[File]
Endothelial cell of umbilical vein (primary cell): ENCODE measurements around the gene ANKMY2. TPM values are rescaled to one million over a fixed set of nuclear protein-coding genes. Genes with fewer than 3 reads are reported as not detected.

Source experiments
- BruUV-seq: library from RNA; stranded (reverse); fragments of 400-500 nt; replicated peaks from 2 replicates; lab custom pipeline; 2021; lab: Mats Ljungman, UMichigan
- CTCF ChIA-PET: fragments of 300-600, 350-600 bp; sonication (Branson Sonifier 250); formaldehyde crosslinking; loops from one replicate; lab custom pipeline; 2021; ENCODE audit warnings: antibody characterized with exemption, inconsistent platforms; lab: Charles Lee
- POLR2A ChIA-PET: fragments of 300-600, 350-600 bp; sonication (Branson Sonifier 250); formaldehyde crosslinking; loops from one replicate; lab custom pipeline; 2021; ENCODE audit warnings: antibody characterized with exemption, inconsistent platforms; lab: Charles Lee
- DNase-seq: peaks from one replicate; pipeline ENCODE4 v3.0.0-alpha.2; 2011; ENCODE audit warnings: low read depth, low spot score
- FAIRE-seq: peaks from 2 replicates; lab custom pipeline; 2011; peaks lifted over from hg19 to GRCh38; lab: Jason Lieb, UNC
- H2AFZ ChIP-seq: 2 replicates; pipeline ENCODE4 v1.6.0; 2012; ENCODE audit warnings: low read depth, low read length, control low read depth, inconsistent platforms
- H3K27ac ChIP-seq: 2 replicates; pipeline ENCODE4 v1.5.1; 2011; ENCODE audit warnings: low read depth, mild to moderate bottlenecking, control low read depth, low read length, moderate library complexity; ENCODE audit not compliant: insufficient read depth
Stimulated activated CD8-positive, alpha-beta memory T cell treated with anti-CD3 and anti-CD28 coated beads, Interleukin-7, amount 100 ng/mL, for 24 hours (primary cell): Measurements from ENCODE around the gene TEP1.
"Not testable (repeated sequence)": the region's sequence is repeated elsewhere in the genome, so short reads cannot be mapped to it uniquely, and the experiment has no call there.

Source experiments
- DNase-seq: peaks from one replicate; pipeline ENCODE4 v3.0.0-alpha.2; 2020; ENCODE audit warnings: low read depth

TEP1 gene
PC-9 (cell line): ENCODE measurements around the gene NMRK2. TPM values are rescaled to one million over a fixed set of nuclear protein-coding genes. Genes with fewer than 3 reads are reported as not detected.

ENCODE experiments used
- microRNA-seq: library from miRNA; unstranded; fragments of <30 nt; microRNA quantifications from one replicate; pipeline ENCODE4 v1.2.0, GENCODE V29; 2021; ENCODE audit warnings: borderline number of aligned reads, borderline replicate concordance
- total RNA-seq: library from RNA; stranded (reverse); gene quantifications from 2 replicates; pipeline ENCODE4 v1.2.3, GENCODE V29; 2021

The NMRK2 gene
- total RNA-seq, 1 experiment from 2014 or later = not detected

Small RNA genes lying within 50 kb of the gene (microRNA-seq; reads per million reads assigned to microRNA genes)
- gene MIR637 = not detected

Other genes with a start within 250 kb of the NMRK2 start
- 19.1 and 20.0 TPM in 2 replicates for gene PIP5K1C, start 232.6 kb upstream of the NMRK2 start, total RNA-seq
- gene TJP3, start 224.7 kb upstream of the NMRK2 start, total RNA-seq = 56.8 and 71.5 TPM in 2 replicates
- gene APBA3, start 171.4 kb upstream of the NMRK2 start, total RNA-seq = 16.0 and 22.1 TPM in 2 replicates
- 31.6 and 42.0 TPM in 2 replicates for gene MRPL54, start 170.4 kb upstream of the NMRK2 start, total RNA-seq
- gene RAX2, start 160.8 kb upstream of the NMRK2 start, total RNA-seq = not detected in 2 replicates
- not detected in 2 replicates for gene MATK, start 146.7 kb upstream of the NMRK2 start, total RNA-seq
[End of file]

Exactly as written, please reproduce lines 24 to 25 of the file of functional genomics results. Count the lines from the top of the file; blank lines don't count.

- 19.1 and 20.0 TPM in 2 replicates for gene PIP5K1C, start 232.6 kb upstream of the NMRK2 start, total RNA-seq
- gene TJP3, start 224.7 kb upstream of the NMRK2 start, total RNA-seq = 56.8 and 71.5 TPM in 2 replicates